Greensboro is committed to concentrating more on infill development. The biggest impediment to infill development is the city staff. At some point the City Council has to direct the staff to change its attitude or take a hike. With the retirement of longtime Planning Director Tom Martin, the city has a great opportunity to bring about a huge change in attitude by hiring a planning director who is interested in finding ways to use property in the city that has been lying idle because it doesn’t meet the exact criteria that the current planning department wants it to meet. If the city simply continues its present policies, then the council is going to be fighting a constant battle with the planning department over infill development. What’s more, the planning department has the ability to discourage all but the most determined developers and property owners with the deepest pockets before they ever get to the City Council.
If the city wants to stop sprawl, then it has to start developing the land that is already in the city limits. Perkins noted that all the easy land in Greensboro has already been developed and now developers are going back and trying to make things work on more difficult land. If the city staff helps, this could be a great boon to the city. But if the staff continues with its present attitude, then Greensboro is going to continue to grow only by annexation and more sprawl.
The Eleven County Area News & Record has tried to make a big deal out of the Coliseum contracting out its food service to Centerplate, but the only problem with the deal appears to be that it looks too good to be true. According to Coliseum Director Matt Brown, the Coliseum will get $3 million from Centerplate for improvements to the Coliseum, which will include a new grill and some kind of state-of-the-art sign system. Centerplate will pay the Coliseum a percentage of profits, which Brown says is pretty close to the percentage the Coliseum is currently making. With good revenue, it could be more than. Centerplate, like all private companies, has a huge incentive to sell more and do a better job because if it does, it will make more money and that is what keeps businesses in business. Brown does a good job of running the Coliseum, but these people do nothing but concessions. Surely Centerplate is going to have some new ideas, try new things and be as up to date as possible on all the latest trends.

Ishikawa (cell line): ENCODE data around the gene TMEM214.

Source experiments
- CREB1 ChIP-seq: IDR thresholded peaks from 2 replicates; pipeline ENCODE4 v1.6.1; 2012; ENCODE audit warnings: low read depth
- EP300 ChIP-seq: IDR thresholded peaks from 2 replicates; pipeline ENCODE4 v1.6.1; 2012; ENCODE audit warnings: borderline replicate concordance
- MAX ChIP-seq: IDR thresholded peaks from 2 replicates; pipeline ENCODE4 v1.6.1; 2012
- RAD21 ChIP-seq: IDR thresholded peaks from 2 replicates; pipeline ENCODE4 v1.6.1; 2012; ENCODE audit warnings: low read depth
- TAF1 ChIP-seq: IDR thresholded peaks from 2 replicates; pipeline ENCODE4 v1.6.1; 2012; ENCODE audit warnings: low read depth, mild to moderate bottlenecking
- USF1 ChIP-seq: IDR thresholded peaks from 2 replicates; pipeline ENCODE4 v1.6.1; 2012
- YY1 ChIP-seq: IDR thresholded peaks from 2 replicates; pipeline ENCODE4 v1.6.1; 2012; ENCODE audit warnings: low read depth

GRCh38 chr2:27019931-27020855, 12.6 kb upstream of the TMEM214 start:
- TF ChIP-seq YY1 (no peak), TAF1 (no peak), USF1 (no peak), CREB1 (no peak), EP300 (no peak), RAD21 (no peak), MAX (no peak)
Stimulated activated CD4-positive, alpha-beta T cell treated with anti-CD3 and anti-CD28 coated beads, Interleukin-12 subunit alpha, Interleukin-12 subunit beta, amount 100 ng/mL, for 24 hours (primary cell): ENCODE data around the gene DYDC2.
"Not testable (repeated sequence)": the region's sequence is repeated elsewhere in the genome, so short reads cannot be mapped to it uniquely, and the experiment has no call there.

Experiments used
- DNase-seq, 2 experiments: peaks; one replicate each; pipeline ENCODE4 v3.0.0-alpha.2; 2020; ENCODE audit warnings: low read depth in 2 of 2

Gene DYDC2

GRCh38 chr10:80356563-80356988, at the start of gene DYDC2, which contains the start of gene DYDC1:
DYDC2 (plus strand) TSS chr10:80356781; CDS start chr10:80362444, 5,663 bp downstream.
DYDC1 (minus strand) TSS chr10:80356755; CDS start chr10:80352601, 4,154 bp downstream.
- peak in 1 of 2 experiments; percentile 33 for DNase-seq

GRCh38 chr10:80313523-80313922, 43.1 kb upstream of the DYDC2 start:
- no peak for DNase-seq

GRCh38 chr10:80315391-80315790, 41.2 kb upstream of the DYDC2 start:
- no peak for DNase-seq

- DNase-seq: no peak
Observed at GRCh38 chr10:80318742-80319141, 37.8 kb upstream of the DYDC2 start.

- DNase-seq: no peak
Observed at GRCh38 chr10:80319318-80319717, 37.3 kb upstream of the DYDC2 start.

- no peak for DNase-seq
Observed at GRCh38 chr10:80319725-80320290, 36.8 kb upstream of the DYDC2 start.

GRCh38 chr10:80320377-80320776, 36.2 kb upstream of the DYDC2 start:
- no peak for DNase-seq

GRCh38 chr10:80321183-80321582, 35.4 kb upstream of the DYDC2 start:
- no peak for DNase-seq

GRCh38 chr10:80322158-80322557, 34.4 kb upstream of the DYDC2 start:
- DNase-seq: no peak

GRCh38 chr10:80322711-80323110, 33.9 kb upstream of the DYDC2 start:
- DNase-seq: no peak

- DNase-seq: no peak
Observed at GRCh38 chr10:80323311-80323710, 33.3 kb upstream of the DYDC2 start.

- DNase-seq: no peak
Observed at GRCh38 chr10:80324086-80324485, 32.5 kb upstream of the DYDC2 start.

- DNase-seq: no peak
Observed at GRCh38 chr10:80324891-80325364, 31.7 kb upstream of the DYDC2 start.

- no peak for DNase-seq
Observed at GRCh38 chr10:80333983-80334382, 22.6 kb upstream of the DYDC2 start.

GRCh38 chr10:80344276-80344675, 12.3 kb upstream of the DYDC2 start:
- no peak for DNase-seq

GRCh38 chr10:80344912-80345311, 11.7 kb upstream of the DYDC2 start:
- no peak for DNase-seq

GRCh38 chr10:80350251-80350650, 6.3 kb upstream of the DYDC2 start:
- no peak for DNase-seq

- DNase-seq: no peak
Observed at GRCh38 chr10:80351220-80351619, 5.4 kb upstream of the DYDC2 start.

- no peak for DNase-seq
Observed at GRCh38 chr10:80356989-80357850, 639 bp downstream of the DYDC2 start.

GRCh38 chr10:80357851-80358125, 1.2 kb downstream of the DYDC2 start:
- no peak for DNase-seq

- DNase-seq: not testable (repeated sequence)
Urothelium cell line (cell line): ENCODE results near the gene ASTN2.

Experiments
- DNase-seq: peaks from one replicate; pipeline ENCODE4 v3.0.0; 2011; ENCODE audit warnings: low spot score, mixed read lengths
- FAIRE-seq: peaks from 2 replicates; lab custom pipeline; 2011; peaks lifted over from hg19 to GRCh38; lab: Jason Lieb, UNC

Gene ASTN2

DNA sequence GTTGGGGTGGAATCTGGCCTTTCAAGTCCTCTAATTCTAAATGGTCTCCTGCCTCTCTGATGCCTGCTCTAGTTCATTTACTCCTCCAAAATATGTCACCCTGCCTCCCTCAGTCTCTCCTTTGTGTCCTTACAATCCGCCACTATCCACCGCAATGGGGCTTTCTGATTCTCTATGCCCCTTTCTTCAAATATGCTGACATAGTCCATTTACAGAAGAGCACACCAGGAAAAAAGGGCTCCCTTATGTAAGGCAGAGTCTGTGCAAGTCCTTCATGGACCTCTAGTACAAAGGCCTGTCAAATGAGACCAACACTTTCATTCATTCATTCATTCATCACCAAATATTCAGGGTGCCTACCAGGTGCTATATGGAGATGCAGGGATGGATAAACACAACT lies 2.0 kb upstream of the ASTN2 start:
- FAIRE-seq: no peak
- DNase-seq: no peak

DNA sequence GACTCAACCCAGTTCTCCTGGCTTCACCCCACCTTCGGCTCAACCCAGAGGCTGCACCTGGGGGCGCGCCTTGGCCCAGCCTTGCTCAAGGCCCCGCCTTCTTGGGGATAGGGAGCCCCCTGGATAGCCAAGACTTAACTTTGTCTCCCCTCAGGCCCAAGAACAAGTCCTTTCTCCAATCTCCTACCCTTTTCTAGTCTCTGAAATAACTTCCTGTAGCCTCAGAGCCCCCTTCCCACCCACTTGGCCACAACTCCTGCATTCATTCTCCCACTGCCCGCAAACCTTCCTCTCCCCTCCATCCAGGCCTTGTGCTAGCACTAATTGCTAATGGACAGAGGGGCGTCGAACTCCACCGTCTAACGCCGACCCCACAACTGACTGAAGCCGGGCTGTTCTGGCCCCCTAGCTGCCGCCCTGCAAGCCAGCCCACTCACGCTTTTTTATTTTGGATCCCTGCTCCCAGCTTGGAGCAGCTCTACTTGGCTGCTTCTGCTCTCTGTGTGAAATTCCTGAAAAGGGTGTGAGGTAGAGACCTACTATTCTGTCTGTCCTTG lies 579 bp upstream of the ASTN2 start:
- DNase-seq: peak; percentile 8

Centerplate says that it will keep most of the current concessions employees, and that the nonprofits that operate concession stands at the Coliseum will continue to do so.
It looks like a great deal, and TECAN&R is going to have to work hard to find something wrong with it. The truth is that right now, if Coliseum Director Matt Brown brought a deal to the city for the Coliseum to make a profit of $100 million a year so that the city could abolish property taxes, TECAN&R would write an editorial about how important it is for the city to have high property tax rates. In other words, Brown can’t win with TECAN&R, which is too bad because Brown is always trying different things at the Coliseum. Some of them work and some don’t, but if it labels everything a failure just because Brown is in favor of it, that puts a huge dent in the paper’s credibility.
TECAN&R expressed concern that the Coliseum Commission officially recognized the reality that Brown runs the Coliseum. If the editors at TECAN&R think that up until this month the Coliseum Commission ran the Coliseum, then they need to go back and check the notes of the reporters they have been sending to those commission meetings. We quit covering those meetings years ago because the Coliseum Commission didn’t do anything. It seems that TECAN&R was happy as long as the Coliseum Commission made some pretense of having some authority to run the Coliseum. But the moment the commission admitted that it really didn’t do much in the way of overseeing the operation of the Coliseum, TECAN&R went ballistic. Maybe the lesson for local government is that if you want to stay on the good side of TECAN&R, don’t admit to reality.
This was the first regular meeting for the only new member of the City Council, T. Dianne Bellamy-Small. She is the third person to represent District 1 in three years and is following in the footsteps of her predecessors by talking more than any other councilmember, and coming to the meeting unprepared by failing to read the agenda packet. Councilmember Earl Jones made a practice of not doing any preparation before the meeting, and he asked lots of questions and talked all the time because that was Jones. Former Councilmember Belvin Jessup never quite figured out how the council worked and asked a lot of questions because he needed explanations.
City government is complicated, and councilmembers can either spend some time studying and figuring out the system or they can ask a bunch of questions at every meeting. If this meeting is any indication, it appears that Bellamy-Small is going to fall into the later category. One might think that before her first meeting she would have sat down and actually read the agenda packet, which has a tremendous amount of information in it. But she did not and ended up asking questions that she would have known the answers to if she had done her homework.